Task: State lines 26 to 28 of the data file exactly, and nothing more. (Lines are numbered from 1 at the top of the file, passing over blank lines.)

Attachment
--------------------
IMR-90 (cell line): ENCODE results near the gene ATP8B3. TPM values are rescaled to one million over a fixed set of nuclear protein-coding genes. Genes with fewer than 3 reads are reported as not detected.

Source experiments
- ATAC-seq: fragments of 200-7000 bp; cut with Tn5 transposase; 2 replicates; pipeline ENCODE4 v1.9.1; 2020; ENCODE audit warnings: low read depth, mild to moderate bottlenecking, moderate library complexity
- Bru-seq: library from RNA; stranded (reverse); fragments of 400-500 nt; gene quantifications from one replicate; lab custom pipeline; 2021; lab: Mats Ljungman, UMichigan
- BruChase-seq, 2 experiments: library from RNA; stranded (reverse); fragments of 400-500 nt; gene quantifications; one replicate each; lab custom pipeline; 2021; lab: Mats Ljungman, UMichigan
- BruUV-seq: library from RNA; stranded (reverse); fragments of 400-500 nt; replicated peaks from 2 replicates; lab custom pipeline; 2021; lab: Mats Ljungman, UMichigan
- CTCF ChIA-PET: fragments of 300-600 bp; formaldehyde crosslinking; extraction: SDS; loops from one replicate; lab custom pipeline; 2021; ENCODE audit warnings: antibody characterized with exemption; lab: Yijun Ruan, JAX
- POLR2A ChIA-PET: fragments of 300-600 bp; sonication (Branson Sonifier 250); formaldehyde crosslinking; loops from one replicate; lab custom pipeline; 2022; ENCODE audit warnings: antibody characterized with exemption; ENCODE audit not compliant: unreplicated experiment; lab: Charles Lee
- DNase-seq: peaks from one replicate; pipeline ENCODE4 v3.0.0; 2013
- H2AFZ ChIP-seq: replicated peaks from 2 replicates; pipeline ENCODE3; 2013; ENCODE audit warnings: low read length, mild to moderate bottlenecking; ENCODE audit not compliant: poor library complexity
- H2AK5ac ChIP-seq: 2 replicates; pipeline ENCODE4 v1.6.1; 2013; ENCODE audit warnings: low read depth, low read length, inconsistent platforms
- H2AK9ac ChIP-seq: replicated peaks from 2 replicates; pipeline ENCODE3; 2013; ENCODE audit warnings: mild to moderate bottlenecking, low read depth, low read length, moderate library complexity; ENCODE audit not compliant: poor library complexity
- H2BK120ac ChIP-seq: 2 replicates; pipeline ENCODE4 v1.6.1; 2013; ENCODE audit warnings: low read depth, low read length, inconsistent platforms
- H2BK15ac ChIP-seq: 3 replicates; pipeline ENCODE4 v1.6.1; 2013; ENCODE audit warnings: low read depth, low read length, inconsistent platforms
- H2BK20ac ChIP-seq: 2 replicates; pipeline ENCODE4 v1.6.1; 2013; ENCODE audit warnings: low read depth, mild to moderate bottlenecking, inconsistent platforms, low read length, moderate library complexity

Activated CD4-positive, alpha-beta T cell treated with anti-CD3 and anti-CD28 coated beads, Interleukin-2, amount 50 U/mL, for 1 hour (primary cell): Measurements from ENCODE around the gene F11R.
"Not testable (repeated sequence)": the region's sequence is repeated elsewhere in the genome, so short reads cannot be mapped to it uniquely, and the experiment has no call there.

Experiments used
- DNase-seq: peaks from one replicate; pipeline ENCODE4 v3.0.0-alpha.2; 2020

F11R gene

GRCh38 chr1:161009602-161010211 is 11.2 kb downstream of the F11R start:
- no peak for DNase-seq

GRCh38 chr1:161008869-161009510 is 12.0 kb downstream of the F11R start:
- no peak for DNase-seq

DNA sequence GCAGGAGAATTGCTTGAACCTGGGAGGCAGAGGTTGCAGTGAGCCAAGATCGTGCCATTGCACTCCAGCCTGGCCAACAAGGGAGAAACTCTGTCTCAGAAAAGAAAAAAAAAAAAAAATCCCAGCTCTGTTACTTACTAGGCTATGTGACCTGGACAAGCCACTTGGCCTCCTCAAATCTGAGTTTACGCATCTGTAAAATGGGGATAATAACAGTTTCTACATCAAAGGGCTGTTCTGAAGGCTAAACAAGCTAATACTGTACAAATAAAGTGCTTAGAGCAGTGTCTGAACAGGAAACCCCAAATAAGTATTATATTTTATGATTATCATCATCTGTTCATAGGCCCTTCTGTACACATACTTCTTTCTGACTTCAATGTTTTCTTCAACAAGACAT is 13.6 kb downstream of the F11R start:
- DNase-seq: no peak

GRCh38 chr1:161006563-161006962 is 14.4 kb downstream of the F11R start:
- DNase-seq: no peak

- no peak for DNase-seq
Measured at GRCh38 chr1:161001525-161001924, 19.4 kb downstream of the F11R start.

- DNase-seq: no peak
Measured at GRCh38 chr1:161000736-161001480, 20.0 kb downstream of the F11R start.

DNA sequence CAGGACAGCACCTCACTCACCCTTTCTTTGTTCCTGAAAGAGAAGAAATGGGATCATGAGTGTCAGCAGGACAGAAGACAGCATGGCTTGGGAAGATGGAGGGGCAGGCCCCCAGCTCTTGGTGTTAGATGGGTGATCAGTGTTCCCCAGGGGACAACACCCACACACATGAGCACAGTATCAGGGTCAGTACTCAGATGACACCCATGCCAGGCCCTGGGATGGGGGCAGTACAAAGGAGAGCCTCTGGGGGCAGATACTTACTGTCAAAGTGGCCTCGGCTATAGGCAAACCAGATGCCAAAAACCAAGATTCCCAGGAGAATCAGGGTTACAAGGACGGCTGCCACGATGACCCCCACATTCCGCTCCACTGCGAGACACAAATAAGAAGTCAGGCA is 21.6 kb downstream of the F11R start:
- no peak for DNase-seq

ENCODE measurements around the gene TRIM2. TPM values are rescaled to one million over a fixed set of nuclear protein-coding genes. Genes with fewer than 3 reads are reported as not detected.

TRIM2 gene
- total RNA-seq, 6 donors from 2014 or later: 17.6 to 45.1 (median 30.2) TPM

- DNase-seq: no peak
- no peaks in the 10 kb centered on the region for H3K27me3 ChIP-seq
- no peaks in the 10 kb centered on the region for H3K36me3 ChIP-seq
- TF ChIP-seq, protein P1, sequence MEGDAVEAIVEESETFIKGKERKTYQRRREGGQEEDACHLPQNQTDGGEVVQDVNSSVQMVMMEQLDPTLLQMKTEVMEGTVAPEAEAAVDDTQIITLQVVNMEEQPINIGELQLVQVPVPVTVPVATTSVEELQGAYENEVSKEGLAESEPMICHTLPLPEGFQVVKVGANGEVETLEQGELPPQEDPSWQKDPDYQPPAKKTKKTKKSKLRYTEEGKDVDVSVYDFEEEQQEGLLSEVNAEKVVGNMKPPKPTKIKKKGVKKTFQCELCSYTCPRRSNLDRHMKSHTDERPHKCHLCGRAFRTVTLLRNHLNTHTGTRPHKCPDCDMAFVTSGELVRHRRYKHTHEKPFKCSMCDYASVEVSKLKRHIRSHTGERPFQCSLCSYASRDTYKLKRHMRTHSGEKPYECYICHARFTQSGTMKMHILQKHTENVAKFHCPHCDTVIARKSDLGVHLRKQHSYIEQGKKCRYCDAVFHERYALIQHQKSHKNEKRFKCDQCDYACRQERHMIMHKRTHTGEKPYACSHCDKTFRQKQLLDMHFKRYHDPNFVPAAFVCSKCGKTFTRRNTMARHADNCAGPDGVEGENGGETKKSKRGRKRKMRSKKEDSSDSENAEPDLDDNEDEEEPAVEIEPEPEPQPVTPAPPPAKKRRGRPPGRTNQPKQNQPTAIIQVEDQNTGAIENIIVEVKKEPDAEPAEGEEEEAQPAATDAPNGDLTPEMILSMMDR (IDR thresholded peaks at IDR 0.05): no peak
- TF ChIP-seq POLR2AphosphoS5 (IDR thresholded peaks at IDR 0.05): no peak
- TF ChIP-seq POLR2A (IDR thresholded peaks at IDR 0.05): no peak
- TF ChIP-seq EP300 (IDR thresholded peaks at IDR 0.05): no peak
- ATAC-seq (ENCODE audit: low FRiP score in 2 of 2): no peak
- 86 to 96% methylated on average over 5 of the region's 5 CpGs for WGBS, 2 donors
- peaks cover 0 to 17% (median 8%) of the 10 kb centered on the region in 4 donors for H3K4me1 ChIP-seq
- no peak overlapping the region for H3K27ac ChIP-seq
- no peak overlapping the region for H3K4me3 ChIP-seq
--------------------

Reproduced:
- DNase-seq: no peak

GRCh38 chr1:161006563-161006962 is 14.4 kb downstream of the F11R start:
- DNase-seq: no peak